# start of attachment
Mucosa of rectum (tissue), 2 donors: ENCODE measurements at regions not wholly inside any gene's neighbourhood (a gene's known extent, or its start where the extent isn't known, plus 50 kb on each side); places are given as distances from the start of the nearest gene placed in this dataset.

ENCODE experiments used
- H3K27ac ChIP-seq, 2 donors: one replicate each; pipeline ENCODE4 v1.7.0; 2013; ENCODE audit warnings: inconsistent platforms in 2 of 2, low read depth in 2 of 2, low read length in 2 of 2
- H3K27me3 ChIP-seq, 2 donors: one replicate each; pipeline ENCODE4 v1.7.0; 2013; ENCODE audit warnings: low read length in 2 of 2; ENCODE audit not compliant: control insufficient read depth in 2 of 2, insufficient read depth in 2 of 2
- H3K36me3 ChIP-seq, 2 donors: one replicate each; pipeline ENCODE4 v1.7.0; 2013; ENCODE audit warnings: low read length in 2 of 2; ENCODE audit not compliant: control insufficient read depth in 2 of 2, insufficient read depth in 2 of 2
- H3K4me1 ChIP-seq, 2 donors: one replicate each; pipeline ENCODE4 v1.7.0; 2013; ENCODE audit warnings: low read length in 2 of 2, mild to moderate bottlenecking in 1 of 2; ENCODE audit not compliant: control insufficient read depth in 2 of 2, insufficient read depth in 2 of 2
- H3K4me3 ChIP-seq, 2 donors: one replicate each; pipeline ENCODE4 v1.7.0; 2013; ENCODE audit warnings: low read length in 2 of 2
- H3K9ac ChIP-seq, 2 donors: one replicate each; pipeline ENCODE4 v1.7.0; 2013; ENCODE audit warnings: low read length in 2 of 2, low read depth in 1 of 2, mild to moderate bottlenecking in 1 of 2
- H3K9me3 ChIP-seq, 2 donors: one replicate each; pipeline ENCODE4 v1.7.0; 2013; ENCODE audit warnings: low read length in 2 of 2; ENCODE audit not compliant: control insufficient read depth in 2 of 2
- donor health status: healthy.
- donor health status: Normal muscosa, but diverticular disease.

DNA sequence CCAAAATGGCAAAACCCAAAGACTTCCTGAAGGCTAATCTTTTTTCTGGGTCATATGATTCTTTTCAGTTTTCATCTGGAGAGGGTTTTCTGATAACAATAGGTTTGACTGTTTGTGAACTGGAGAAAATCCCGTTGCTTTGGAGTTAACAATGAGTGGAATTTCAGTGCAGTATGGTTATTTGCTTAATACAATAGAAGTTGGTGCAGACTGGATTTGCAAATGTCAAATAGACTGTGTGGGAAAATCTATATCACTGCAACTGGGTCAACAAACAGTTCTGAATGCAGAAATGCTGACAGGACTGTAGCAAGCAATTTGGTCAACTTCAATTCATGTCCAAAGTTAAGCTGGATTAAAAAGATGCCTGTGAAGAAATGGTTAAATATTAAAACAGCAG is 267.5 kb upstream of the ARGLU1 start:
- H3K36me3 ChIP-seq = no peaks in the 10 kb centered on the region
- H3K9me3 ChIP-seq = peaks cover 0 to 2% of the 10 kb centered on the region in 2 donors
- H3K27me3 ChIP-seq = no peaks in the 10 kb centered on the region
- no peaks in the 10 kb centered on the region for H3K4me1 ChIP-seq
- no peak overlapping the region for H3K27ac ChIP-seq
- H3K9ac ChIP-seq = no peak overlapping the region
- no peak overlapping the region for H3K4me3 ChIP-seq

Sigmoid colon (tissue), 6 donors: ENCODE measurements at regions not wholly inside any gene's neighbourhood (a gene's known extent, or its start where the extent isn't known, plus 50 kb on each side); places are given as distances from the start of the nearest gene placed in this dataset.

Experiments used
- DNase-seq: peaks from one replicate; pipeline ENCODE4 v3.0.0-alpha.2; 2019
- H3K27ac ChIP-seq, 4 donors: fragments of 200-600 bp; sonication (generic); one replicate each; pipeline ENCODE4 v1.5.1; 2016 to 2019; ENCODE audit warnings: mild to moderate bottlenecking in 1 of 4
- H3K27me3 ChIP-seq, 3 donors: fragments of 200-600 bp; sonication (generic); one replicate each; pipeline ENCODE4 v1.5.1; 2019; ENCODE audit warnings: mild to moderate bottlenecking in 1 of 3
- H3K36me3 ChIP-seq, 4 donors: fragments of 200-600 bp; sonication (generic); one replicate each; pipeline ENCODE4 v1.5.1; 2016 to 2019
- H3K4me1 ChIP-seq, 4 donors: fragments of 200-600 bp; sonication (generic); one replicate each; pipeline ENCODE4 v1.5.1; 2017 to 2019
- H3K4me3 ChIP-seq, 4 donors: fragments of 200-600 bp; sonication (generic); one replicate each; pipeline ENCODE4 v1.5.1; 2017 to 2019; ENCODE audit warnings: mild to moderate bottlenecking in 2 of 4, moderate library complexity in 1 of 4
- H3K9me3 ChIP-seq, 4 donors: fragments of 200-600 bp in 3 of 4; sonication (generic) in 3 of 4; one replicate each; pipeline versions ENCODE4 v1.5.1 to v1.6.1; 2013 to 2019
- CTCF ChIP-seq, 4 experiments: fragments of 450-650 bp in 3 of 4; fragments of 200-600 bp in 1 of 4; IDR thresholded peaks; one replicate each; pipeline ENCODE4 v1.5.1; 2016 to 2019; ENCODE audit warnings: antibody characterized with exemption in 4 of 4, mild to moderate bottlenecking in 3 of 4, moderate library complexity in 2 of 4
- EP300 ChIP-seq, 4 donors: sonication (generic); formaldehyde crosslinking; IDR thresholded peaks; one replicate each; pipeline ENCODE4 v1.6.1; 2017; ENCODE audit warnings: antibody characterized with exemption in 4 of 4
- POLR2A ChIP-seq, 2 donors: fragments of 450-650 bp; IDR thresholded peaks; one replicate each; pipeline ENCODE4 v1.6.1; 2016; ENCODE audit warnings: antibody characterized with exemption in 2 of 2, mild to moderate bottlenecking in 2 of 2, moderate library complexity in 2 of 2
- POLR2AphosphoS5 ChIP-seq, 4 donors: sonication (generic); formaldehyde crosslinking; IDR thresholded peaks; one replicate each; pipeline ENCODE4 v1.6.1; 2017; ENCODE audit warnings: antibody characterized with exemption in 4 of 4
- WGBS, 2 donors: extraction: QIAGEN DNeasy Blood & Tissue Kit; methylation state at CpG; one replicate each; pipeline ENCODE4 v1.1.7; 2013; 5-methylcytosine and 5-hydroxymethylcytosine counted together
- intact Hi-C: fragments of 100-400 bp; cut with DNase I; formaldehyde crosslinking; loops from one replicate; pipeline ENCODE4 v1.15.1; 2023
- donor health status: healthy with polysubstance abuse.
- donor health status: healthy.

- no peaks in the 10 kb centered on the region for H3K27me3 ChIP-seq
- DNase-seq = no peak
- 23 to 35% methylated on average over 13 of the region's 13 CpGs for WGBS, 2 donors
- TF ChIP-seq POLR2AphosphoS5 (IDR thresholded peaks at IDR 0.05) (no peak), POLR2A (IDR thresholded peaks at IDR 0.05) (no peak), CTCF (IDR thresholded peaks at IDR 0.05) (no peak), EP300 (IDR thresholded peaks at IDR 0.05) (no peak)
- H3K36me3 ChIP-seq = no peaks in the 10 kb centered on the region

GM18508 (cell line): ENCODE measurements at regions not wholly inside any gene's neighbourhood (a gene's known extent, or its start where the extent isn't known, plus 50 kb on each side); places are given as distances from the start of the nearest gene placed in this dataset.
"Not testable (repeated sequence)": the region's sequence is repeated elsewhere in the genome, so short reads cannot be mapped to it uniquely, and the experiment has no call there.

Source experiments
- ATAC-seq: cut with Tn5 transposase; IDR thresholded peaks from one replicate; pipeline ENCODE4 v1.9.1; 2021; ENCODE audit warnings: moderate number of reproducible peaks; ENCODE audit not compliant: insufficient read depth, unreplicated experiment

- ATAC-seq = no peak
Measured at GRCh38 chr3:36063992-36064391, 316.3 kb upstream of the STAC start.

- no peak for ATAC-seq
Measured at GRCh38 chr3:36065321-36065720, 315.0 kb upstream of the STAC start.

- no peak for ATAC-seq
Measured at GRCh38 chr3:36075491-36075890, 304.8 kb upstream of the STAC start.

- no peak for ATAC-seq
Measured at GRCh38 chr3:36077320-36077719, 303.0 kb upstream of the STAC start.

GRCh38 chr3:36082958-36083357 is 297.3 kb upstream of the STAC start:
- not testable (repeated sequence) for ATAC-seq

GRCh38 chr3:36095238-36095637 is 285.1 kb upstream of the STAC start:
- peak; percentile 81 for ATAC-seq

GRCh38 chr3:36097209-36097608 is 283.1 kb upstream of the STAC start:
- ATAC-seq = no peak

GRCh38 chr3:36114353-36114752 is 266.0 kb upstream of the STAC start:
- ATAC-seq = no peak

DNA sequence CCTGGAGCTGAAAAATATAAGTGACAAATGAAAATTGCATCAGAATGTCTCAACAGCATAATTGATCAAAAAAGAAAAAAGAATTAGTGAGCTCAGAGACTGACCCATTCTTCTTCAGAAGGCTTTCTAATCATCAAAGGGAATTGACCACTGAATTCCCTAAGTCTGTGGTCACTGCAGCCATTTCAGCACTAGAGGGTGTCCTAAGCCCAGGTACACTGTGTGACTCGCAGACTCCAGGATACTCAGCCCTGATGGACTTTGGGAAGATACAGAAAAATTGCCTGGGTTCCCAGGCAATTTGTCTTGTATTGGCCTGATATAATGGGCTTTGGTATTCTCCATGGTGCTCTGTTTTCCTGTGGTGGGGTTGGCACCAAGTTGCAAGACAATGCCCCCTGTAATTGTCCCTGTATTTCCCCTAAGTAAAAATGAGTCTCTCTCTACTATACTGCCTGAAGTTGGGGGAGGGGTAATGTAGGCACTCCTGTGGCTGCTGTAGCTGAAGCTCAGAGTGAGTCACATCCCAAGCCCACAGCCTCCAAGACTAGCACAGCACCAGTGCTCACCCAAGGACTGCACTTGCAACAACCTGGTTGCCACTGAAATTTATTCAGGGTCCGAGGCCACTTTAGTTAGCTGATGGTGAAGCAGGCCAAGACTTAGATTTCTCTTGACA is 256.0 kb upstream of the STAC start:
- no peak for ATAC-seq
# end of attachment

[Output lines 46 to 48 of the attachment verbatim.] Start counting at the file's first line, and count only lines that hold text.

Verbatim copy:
- ATAC-seq = no peak
Measured at GRCh38 chr3:36063992-36064391, 316.3 kb upstream of the STAC start.

- no peak for ATAC-seq